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Kingstreet Remedy – A special relief for Taxpayers!

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Public law (or restitutionary) remedies are usually relied on as a last resort by taxpayers facing CRA assessments. They are last resorts because they are only available in exceptional circumstances, and the CRA almost never applies them, while the Courts rarely apply them.

One interesting historic restitutionary remedy, first established by the Supreme Court in Kingstreet Investments Ltd. v. New Brunswick (Finance)– and now called the “Kingstreet” remedy – allows a taxpayer the right to recover the taxes levied under unconstitutional legislation which before Kingstreet was doomed to fail under a claim for unjust enrichment against Crown.

The Federal Court in Canadian Pacific Railway Company v. Canada (“CPRC”) had the opportunity to consider this special remedy, and underlines its limited application: only being triggered when a tax charged by a government is constitutionally ultra vires (i.e., by virtue of unlawful legislation), and not triggered because of some unlawful government administrative actions!  

Constitutionality & Government Action

Government bodies are required to act within the parameters of the authority granted to them by the Constitution, and statutes or regulations validly enacted or promulgated by Parliament or the Legislature.

There are generally two ways in which governments typically exceed that authority: (1) when enacting unconstitutional legislation; or (2) when misapplying an otherwise a valid statute or regulation.

In the first instance – namely, enacting unconstitutional legislation – this is action that is unlawful in a constitutional sense. For example: in Kingstreet, the provincial authority levied “user charge” on purchase of liquor in new Brunswick through a regulation and not under the provincial legislation. This was unconstitutional because under section 92 of the Constitution Act, 1867, provincial authorities are only permitted to levy direct tax. The SCC found that the “user charge” was an indirect tax and unconstitutional, thus provided taxpayer the right to be refunded the amount paid in lieu of the unconstitutional tax (hence the “Kingstreet remedy”).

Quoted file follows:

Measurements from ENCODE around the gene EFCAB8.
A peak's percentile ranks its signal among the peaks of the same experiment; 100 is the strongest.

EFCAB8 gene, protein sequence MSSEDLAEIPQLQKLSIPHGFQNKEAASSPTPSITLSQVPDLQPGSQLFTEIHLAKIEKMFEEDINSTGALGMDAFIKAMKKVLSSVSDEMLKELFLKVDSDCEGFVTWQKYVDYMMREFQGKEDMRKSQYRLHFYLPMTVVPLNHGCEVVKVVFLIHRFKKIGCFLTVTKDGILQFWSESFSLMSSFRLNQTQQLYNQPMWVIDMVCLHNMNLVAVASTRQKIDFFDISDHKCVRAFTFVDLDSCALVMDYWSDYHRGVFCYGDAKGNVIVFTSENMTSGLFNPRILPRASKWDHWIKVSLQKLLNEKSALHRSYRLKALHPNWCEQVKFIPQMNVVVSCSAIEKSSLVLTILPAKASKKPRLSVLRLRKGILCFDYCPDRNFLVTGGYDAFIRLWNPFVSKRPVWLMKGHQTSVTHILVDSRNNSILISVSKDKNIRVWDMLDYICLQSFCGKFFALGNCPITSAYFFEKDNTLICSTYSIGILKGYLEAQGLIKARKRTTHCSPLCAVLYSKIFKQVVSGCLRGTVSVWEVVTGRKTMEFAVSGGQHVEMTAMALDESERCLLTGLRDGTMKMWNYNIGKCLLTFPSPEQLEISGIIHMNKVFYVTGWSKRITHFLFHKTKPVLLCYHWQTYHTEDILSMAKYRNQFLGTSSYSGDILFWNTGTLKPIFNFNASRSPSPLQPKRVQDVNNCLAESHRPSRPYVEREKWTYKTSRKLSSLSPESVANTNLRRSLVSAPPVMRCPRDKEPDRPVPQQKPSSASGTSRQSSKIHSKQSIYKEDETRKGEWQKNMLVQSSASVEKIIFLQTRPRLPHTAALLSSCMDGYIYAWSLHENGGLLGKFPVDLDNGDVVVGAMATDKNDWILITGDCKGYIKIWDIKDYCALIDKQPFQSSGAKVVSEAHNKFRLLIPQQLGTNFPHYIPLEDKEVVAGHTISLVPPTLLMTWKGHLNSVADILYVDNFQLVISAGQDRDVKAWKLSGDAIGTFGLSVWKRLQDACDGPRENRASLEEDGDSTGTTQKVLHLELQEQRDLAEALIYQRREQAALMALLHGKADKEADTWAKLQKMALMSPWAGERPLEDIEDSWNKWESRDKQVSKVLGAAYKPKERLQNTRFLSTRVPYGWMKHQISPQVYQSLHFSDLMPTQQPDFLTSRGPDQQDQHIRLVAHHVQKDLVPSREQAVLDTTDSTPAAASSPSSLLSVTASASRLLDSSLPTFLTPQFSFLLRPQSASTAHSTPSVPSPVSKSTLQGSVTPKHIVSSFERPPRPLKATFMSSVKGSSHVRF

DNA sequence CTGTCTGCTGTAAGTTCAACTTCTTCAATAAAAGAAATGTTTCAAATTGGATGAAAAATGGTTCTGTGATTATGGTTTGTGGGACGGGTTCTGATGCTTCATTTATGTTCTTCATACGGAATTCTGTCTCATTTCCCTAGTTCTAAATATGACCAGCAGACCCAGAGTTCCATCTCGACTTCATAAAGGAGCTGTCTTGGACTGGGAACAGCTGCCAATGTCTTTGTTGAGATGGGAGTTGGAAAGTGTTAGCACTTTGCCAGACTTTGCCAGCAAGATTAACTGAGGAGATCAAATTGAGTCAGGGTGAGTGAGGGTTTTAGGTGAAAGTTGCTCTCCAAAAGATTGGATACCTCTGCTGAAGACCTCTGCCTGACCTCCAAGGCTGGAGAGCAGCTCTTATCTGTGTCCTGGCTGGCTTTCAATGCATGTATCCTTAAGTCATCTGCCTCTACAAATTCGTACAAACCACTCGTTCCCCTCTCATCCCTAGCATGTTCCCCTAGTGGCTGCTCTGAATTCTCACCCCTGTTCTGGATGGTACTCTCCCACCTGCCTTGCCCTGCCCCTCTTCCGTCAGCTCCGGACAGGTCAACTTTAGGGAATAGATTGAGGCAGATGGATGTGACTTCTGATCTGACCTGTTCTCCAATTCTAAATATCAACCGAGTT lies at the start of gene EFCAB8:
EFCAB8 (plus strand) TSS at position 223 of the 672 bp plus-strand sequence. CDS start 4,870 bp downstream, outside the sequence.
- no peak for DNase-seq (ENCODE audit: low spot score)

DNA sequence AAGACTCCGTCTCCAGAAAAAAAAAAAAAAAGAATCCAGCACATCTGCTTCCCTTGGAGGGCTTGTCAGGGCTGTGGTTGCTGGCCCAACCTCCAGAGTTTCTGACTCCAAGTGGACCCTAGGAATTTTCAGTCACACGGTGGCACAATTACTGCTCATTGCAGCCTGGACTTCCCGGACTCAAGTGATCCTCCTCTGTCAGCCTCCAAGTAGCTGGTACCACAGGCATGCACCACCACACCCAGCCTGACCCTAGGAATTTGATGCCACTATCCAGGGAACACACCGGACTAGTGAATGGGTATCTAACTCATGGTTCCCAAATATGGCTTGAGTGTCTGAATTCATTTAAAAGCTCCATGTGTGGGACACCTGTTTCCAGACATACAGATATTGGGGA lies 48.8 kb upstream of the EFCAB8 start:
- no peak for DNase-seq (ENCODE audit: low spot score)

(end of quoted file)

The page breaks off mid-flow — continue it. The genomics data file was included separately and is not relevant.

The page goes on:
In the second instance – namely misapplying an otherwise valid statute or regulation – the government actions are viewed as unlawful in an administrative law sense. This was the situation in CPRC, where a procedural fairness issue arose in respect of an 1880 Contract that CPRC had with the Canadian government, and on which CPRC relied on to resist a Large Corporations Tax (“LCT”) levied under the Income Tax Act. The Kingstreet remedy was denied, and CPRC failed to recover the LCT paid over time, because the Kingstreet remedy was found not to apply in instances where the underlying laws and regulations were constitutionally valid.


While an incredibly fine point, the result in CPRC is unpalatable from a taxpayer’s perspective, and seems to offer the federal and provincial governments the abilities to go back on their words, ignore contractual or settlement obligations, with impunity. And that makes for bad tax policy.

The foundational principles underlying Kingstreet remedy (constitutional supremacy and the rule of law)hold that a taxpayer ought to be able to rely on the presumption of the statute’s validity, ensuring the same is taxation authority’s responsibility.

It seems unjust and against public policy to allow any level of government to collect any type of taxes contrary to prior agreements in respect of same.

Think, for example, about tax settlement agreements, where a taxpayer may agree to pay an amount on account of an assessed tax liability, in exchange for a resolution of the matter overall.   Can the government come back later and ask for more?  

For now, it appears that the answer is “maybe yes”, with the current public policy considerations appearing to bar taxpayers from claiming restitutionary equitable remedies against the Crown (e.g., like unjust enrichment) in all but the most exceptional cases.

While the Kingstreet Remedy is a bit of a ray of hope in this area, establishing that underlying taxing provision are unconstitutional generally an incredibly difficult and expense task.   Usually involving multiple levels of court hearings. The arduous task of establishing unconstitutionality of law requires careful analysis of the legislation and the Constitution, which is best performed by an experienced tax counsel, versed in the constitutionality of federal and provincial taxation.

Do you require assistance in this area?  If so, please click here.

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